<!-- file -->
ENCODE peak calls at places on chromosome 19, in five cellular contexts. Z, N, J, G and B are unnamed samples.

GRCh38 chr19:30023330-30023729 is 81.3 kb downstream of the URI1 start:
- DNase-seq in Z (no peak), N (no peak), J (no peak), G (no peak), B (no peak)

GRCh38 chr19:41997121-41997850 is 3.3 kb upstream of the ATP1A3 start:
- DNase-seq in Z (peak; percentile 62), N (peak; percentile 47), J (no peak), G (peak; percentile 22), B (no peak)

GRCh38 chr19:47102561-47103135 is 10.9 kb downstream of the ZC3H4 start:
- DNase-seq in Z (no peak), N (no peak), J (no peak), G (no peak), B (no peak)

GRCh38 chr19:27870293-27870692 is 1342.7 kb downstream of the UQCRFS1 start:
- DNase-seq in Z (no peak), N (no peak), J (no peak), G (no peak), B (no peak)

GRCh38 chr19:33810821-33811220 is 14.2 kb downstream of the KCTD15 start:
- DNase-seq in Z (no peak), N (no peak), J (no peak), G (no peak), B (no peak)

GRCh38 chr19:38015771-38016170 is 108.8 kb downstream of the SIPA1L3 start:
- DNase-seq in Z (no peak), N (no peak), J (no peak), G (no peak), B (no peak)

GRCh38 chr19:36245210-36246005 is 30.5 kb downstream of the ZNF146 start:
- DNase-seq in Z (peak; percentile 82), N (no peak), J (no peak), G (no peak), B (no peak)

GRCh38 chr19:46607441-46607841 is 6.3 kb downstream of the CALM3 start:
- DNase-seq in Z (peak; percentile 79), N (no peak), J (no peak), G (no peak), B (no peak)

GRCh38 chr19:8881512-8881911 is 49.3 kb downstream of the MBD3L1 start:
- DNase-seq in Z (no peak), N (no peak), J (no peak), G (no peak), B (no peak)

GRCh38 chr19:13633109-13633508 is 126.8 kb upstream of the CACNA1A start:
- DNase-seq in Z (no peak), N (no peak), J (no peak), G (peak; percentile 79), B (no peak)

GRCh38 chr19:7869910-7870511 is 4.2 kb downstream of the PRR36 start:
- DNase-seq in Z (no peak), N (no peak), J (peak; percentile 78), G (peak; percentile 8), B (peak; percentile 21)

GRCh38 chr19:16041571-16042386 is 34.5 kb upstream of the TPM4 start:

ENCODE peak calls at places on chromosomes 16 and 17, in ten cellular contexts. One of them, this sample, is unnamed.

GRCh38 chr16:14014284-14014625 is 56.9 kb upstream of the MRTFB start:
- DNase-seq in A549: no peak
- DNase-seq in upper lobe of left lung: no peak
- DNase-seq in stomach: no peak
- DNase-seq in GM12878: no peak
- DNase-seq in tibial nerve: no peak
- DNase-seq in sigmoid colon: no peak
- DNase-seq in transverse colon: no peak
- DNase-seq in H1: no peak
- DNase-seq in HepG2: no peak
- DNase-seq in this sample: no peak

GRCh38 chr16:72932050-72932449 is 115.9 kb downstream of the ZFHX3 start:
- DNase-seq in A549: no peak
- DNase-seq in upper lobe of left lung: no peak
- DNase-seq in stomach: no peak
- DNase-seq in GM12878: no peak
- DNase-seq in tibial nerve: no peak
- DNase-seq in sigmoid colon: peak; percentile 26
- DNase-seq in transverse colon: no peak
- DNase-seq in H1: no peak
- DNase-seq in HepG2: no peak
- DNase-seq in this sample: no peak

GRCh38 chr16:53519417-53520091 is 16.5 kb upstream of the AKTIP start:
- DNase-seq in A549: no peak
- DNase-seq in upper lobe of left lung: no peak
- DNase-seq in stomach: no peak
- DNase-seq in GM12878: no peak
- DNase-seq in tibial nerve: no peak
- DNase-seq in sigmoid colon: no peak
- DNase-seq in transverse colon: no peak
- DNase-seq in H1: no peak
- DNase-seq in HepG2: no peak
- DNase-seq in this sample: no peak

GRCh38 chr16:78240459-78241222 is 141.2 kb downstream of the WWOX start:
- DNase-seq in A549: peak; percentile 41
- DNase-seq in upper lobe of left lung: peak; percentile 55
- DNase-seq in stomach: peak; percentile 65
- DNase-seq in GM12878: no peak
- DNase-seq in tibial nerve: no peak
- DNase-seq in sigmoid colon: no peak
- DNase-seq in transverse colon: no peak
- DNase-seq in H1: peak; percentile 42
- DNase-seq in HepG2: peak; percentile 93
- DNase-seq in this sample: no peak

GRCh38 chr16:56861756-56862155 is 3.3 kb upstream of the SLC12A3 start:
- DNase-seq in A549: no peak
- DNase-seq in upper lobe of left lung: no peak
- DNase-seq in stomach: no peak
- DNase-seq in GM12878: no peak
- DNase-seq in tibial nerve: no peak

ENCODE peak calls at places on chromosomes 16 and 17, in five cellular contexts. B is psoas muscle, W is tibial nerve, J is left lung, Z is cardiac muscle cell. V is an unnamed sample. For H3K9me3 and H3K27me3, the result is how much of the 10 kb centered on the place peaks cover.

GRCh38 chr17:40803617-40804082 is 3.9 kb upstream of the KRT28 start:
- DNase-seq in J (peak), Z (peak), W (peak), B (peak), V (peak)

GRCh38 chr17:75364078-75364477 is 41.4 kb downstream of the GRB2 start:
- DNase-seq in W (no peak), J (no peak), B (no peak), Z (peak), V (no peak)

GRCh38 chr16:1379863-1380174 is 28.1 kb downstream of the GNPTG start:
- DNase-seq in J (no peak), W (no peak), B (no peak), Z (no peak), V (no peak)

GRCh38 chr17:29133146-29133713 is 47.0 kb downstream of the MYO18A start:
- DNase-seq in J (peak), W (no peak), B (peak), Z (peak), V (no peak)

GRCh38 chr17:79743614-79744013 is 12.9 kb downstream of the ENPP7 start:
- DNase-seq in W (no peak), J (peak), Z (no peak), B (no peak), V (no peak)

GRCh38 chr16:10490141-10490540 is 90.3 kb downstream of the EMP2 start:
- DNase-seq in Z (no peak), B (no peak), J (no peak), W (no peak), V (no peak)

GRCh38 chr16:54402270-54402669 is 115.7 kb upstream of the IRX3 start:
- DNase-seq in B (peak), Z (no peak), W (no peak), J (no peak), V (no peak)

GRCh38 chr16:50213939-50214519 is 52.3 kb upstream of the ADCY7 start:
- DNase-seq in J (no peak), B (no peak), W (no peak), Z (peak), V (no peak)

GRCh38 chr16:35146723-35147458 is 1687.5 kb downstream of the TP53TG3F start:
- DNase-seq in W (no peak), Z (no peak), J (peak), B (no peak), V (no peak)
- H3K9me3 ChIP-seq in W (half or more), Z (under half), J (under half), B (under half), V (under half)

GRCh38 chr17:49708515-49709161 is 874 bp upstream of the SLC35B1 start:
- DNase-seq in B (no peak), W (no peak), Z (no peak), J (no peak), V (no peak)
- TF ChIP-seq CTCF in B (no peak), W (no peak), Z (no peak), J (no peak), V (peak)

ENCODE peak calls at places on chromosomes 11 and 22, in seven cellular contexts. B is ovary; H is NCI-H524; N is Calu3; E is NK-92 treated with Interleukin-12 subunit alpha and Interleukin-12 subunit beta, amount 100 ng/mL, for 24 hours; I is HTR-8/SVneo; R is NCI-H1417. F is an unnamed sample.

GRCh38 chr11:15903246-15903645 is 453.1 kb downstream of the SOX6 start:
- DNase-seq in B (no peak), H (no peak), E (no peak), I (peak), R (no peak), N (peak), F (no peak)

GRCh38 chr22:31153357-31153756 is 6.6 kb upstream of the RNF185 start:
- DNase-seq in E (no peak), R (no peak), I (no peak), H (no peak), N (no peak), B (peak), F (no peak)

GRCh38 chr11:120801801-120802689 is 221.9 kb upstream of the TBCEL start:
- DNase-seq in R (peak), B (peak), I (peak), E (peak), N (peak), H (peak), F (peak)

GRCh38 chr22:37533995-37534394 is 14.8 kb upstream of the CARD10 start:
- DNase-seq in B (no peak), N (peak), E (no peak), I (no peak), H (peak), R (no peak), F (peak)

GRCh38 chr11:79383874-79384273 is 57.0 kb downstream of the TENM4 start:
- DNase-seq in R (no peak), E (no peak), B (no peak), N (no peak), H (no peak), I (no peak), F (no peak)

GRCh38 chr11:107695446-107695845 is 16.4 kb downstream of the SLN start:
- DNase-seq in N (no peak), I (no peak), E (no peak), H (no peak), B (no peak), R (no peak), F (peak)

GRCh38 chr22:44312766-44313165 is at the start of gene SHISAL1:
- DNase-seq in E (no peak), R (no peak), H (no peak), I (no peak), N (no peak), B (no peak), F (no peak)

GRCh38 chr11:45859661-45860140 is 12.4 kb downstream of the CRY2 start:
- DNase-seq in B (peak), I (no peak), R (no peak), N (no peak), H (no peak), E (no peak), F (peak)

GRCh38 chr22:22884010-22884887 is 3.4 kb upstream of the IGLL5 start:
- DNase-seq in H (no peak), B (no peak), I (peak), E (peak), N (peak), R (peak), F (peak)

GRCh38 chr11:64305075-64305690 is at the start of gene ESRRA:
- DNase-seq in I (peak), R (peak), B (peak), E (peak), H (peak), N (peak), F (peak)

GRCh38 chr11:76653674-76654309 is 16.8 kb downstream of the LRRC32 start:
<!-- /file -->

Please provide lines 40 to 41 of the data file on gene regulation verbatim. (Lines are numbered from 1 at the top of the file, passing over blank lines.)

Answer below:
- DNase-seq in stomach: no peak
- DNase-seq in GM12878: no peak